So what else can you wrap your sandwiches in other than putting it in a plastic container?

 

 

I talk with Margaret Mossakowska, Director of www.mosshouse.com.au and course coordinator for Permaculture North in Sydney.

 

You can spend the dollars and buy the ready-made beeswax wraps, or you can do it yourself quite cheaply.

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Margaret's tip for lunchwraps.

You can buy beeswax from markets and bee-keepers associations.

What you'll need:

Densely woven cotton cloth-about the thickness of a man's business shirt or cotton bedsheet.

Cut them into squares 40cm x 40 cm.

Place the cotton squares between several lavers of greaseproof paper and sprinkle grated beeswax over the cloth.

Spray a couple of times with Jojoba oil for ease of spreading.

Place some butchers paper over the greaseproof paper and iron to heat up the wax so it's absorbed into the cloth.  Then it's ready to use, just mould it into shape for wrapping sandwiches or other food except meat and cheese.

 

So go on, kick the plastic habit and make some beeswax wraps yourself If you have any questions about beeswax wraps, or have some information to share, drop us a line to or write in to 2RRR PO Box 644 Gladesville NSW 1675 

 
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Real World Gardener Little Egret is Wildlife in Focus

June 16th, 2017

WILDLIFE IN FOCUS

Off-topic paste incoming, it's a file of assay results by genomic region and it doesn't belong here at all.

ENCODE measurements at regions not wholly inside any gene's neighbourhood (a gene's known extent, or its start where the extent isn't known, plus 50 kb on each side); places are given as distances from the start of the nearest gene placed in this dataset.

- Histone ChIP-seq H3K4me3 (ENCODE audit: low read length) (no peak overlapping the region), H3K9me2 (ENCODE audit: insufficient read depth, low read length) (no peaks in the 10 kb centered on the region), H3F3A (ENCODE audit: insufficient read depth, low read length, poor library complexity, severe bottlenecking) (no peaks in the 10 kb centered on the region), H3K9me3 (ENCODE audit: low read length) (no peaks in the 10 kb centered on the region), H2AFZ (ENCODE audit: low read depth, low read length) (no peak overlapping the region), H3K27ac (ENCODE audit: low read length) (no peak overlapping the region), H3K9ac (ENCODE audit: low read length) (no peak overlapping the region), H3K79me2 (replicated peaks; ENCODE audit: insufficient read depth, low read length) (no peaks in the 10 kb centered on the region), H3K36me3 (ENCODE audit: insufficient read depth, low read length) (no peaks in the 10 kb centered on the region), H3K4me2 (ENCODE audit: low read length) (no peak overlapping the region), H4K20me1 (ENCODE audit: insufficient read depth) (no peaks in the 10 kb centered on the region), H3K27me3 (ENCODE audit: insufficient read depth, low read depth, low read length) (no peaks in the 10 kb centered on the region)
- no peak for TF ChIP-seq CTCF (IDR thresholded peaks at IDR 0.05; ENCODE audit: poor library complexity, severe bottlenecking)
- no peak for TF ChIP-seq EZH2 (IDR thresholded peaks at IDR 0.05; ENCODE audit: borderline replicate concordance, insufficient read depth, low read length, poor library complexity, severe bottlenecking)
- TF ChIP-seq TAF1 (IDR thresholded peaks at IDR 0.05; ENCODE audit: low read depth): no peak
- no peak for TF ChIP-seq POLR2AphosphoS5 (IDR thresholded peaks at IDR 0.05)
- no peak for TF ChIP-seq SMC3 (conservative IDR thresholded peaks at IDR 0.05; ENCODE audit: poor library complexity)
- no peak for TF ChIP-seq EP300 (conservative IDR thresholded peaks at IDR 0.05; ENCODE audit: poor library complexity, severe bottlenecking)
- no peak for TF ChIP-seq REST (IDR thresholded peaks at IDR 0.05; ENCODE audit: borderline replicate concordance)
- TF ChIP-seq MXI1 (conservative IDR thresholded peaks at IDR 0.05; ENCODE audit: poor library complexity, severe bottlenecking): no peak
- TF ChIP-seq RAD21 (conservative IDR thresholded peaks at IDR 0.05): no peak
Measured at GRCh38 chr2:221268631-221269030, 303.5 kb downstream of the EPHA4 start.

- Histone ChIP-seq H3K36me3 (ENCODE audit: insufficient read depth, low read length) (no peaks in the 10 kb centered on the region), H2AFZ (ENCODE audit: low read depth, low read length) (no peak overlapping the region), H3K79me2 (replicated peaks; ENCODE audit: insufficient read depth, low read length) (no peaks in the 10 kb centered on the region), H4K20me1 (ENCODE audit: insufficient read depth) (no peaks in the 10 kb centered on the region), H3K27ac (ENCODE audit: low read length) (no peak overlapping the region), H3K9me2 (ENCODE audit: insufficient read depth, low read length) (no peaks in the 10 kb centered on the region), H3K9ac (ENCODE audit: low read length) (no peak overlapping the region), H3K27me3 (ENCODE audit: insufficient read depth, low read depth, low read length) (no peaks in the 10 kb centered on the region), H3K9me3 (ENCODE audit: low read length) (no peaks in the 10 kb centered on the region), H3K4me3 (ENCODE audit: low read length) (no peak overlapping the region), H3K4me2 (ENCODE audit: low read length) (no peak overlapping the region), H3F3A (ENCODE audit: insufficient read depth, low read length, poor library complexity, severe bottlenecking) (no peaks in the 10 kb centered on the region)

Little Egret

Egretta garzetta

Australia has plenty of water birds but do you think of our waterbirds as hanging around the seashore?

That’s probably true of a lot of water birds but others prefer inland areas where there’s plenty of water as in creeks, rivers and lakes.

 

 

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Egretta garzetta

In fact some water birds like open areas with shallow fresh water while others go for coastal swamps, shallow seasonal meadows and marshes, stony rise lowlands and large saline lakes.

There's more than one Egret that lives in Australia, so how to tell which it is that you're looking at.

they look similar so it is quite confusing.

Which one is white with black legs?

 

Let’s find out more.. I'm talking with Dr Holly Parsons, Manager of Birds in Backyards.

 

 

All Egrets tend to be white with long legs and a long beak.

The distinguishing features is that the Little Egret has a black bill with dark grey-black legs.

Both the Cattle Egret and the Little Egret get flumes on the back of their head when they're breeding.

The colour of the Cattle Egret's plumes are orangey-yellow, but the Little Egret's plumes are white.

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Breeding plume of Little Egret

It's so important to retain Australia's wetlands.

Wetlands support a rich diversity of plants and animals including a large number of waterbirds that depend on them for food, shelter and breeding.